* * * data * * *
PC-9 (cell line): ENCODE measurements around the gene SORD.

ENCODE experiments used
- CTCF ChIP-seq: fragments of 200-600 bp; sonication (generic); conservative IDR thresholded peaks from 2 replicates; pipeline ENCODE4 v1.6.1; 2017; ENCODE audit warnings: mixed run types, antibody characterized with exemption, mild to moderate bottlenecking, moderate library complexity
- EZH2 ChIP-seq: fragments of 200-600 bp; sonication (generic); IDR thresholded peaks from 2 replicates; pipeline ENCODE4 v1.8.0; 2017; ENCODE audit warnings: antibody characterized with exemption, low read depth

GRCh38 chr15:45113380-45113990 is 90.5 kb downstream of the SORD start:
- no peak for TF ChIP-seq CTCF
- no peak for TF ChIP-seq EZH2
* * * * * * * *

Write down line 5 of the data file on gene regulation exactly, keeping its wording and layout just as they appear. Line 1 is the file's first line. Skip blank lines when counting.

GRCh38 chr15:45113380-45113990 is 90.5 kb downstream of the SORD start: